The Politics of Fashion in Eighteenth-Century America

By Kate Haulman | Go to book overview

3
Country Modes
CULTURAL POLITICS AND
POLITICAL RESISTANCE

During the spring of 1766, Robert R. Livingston, a lawyer and member of the prominent Livingston clan of New York, took on the persona of a wife in a piece of satire he likely intended for publication. The “letter,” a missive from a woman in the city to her husband in the country, gave the following “melancholy account” of the social scene in New York in the wake of agreements among local merchants and retailers not to import English goods. Livingston’s female narrator complained that the town’s beaux, “whose brains like their hearts” she regarded as “too much devoted to nothing ever to have suffered any idea … but such as we or their glass inspired,” had become “so infiltrated with politicks” that she scarcely ever heard “a clever thing said (unless indeed by the gentlemen of the army).” The fashionable men of New York engaged only in the “tedious recital of the cabals of the statements in the ministry, the downfall of liberty, and a thousand other such insignificant subjects,” she complained. Furthermore, the “lady” lamented, turning to her own “sex,” the women had become “so infatuated with this modest dulness that many are resolved to resign the charms of dress and let a horrible homespun covering (which can become none but a country wench) take the place of rich brocade.” Although she had repeatedly attempted to convince her cohort that “womans better part is dress and that their empire depends upon it,” she feared she would not be able to prevent the wholesale rejection of imported finery. “Must we in nothing be distinguished from meer country dowdies?” she queried. If her husband visited her in the city, she concluded, he would find her “shrowded in a cloud … of filthy homespun and homeweave cambrick which it is resolved we must wear because forsooth it is of our own manufacture.”1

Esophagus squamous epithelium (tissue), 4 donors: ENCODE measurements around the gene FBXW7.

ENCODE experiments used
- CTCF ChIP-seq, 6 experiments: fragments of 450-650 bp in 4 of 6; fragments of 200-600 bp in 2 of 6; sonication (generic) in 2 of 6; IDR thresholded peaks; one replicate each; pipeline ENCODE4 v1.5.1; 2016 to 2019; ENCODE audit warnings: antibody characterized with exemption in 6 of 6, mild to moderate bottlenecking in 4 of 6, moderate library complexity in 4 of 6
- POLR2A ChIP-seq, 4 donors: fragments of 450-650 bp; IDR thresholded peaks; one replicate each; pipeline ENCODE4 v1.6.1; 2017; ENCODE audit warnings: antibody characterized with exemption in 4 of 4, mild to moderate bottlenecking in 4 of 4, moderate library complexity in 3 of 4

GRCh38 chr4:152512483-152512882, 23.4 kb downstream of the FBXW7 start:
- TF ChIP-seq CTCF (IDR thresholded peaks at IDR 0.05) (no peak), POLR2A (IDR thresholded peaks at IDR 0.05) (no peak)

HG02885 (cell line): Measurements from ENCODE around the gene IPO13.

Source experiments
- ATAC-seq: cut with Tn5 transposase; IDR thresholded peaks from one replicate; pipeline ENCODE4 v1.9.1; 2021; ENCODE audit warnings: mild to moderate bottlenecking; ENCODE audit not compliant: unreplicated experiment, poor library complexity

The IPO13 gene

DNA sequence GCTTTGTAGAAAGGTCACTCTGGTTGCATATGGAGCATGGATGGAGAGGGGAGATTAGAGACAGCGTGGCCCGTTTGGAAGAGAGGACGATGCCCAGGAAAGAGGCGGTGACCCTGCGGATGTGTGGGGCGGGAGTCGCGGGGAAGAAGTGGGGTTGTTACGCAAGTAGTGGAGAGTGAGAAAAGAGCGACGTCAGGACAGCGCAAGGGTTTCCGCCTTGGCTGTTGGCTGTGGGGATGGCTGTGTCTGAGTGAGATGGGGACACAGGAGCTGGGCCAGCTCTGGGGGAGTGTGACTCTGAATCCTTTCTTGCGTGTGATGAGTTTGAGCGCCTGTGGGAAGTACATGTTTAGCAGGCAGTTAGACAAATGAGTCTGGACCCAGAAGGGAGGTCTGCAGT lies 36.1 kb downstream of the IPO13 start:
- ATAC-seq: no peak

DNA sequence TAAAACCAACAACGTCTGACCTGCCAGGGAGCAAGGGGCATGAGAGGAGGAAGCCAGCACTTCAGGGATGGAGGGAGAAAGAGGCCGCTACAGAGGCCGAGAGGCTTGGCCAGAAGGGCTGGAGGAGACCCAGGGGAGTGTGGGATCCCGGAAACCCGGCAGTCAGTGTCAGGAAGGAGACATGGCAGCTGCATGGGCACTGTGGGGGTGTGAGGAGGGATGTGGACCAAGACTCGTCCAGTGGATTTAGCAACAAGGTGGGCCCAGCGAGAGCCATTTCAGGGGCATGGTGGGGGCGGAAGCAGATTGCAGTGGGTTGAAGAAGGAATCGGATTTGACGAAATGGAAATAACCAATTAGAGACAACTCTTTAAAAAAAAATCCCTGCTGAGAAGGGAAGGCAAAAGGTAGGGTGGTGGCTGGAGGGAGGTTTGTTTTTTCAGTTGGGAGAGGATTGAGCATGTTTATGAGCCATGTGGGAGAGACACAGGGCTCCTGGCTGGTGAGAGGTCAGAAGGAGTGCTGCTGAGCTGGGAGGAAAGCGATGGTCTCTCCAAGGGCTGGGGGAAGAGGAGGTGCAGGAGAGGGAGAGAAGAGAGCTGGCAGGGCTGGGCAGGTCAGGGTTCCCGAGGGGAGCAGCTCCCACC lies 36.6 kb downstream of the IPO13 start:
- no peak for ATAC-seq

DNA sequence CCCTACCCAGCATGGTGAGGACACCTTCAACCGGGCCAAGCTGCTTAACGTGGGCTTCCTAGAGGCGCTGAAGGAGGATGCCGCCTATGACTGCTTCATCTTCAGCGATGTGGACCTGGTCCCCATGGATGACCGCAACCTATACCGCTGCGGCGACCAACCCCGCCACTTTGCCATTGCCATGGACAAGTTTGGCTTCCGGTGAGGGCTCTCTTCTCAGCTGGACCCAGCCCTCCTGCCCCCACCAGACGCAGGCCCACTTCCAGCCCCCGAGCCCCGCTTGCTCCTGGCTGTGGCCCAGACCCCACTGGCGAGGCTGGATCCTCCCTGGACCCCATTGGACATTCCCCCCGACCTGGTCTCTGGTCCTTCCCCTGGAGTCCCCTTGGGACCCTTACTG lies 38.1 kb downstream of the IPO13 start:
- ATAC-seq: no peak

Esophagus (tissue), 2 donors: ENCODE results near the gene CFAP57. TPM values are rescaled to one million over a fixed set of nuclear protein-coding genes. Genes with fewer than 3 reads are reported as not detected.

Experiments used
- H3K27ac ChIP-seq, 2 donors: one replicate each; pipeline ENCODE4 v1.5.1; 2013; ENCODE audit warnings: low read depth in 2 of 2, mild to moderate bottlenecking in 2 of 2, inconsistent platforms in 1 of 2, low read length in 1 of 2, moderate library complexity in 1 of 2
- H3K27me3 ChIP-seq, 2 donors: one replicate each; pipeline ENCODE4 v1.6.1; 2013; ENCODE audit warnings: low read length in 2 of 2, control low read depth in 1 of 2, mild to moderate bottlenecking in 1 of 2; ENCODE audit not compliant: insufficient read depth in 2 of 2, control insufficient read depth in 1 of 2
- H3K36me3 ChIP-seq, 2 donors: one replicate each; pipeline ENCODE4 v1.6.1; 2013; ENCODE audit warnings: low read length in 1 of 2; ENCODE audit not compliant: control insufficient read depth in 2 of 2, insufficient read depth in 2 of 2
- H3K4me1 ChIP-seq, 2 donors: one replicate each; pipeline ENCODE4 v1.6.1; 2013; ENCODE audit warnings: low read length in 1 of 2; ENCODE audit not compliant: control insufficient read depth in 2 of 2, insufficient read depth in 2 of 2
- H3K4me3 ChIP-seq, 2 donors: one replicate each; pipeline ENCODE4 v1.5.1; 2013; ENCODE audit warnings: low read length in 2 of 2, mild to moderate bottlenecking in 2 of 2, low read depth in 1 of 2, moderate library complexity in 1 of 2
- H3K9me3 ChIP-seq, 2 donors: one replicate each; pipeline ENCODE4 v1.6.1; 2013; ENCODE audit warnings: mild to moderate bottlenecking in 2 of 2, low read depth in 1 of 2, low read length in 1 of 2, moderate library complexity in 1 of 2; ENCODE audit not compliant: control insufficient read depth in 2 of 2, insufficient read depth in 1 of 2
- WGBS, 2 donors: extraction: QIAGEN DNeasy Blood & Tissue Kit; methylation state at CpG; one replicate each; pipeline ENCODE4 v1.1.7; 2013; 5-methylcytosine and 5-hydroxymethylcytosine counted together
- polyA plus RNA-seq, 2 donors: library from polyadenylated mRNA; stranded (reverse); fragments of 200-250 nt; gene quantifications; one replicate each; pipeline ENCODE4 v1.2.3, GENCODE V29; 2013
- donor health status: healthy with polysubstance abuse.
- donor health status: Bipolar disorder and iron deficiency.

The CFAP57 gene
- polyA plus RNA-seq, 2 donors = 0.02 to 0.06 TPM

Appropriating the voice of a woman of fashion, one who was living it up in the city, away from her husband, Livingston pitted high- minded masculinity against mindless, foppish effeminacy, and domestic, “country” womanhood versus urbane, artificial femininity. He did this to serve a political

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